So ideally when you breathe in you expand your ribs, but the belly doesn’t tighten like that. Your ribs expand without the belly pulling in too much.
Secondly, we are going to observe how much noise you make when you breathe.
Ideally for singing, you don’t want to make any noise. You want silent breathing because when you make noise, a lot of muscles are engaging, and they are getting in the way of your free singing. You are using accessory muscles that you don’t really need for singing. Probably need them for other situations, but singing and breathing are different.
So if you are breathing and you find yourself making a lot of noise, everything tightens up right away. That’s not what we want. We want to find noiseless breathing and train it to make it voluntary whenever we sing.
Thirdly, you want to check how the rest of your body is reacting to your breathing. If you find your body tightening up and your shoulders coming up when you breathe in, that is not functional breathing FOR SINGING.
The last thing we’re going to check for this exercise is how much your jaw is tightened when you breathe in. So if you breathe in and you are tightening your jaw while you do so, then that is not a good breathing type for you to try. You have to find a breathing in which the jaw is okay with being soft (although not completely relaxed – another controversial topic for another day).
Those are the 4 signs that we are going to look for in this exercise. And I’m going to suggest two vowel shapes today that you can use for your inhale. Of course, there are many more, but for today, we’re going to try those two because they are very different, and they will work differently depending on the moment of your singing journey that you are currently on.
The first vowel that we are going to explore is the vowel ‘ooh’ (like in ‘zoom’).
For this vowel, we are going to project the lips forward without tensing other part of our lips (watch the video for a demonstration). This starts engaging the ’rounding’ muscles which is beneficial for singing. Start gently extending your lips forward in an ‘ooh’ shape while the jaw gently opens a bit.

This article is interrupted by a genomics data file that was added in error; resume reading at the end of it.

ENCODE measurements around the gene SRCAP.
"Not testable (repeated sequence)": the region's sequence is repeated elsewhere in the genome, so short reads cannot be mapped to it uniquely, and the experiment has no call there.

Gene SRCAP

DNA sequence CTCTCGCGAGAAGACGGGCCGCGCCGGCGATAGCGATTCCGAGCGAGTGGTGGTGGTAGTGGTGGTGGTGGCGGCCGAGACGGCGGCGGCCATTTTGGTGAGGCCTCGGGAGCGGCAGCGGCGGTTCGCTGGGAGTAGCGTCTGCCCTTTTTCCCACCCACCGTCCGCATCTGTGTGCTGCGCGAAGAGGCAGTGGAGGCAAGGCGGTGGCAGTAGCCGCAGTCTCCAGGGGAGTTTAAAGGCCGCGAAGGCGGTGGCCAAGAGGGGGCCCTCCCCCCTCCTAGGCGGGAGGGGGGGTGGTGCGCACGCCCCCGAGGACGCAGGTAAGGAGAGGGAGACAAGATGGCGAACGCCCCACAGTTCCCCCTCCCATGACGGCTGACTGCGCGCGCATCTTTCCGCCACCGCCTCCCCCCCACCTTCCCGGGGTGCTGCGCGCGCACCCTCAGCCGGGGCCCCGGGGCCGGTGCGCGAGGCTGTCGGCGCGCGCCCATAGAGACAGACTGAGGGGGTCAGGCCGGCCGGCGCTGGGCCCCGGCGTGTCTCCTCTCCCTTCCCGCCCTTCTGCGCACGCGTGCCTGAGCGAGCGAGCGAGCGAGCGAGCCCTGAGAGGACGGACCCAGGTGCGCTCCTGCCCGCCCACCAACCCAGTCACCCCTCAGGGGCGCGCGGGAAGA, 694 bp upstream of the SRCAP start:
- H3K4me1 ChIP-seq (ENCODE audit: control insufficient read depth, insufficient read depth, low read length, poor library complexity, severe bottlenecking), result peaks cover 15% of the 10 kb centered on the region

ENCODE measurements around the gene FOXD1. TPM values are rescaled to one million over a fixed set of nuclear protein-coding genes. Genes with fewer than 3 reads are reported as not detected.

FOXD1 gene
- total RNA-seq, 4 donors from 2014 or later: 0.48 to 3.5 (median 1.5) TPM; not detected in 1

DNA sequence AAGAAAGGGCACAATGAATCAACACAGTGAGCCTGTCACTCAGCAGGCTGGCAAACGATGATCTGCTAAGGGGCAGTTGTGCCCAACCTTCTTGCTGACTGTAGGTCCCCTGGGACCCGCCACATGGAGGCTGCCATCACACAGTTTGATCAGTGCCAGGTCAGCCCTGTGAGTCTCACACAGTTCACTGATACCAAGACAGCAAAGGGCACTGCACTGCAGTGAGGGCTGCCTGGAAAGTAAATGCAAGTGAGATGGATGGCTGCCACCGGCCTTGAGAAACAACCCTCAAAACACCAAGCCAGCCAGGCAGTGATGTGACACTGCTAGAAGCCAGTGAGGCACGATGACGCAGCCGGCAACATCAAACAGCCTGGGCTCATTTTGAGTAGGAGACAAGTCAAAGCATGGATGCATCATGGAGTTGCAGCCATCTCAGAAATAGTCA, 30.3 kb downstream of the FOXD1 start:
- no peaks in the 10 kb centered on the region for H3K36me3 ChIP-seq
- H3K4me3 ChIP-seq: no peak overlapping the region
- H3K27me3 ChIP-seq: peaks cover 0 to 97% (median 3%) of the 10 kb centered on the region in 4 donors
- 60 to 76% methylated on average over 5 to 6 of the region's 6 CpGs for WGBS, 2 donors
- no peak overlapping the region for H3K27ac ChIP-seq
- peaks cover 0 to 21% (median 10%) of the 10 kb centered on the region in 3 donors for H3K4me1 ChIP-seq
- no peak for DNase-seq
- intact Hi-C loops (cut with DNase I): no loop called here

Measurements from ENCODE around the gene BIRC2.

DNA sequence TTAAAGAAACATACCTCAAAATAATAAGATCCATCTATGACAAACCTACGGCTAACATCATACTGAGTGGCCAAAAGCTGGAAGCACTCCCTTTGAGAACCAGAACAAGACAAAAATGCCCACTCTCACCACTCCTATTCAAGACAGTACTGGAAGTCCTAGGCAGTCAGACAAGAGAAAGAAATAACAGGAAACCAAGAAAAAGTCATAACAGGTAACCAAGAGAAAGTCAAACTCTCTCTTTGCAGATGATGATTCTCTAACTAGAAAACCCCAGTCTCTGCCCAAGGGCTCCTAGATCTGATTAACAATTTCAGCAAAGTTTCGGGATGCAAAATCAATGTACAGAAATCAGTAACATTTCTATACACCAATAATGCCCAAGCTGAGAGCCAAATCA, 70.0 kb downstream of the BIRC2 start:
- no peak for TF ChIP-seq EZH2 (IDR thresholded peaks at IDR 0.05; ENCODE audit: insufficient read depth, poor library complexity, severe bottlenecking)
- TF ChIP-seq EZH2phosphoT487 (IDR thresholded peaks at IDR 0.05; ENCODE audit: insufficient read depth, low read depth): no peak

Generally, if you don’t have a lot of singing training or if you have been training in ways that are not too functional, you might find yourself tightening your jaw while you try to project your lips forward. If this is the case, you can try placing a finger between your teeth while you try this exercise, in such a way in which your teeth are apart ‘resting’ on your fingers but without ‘biting’ yourself.
Watch the video for a more in-depth explanation and a demonstration.
While you try inhaling in this way, check if your breathing is functional to singing by observing the 4 points explained above:
The second vowel shape that I want to show you today for breathing for singing, it’s a little bit more advanced.
The brain is gonna perceive it as a little bit more threatening because it’s more open and there is more space in your mouth, which can make you more vulnerable.
If you have already done some work with the ‘ooh’ shape and it’s easy for you, then this might be the next step for you.
And it’s great because it brings more air in. So when you are ready, this is a good thing for you to train your breathing and voice as it will allow you to support your sound more easily.
Try this way of breathing in with our checklist:
If you would like to explore a little bit more in-depth this breathing training, I have a free 20-minute introduction to a holistic voice lesson that will help you and guide you on that.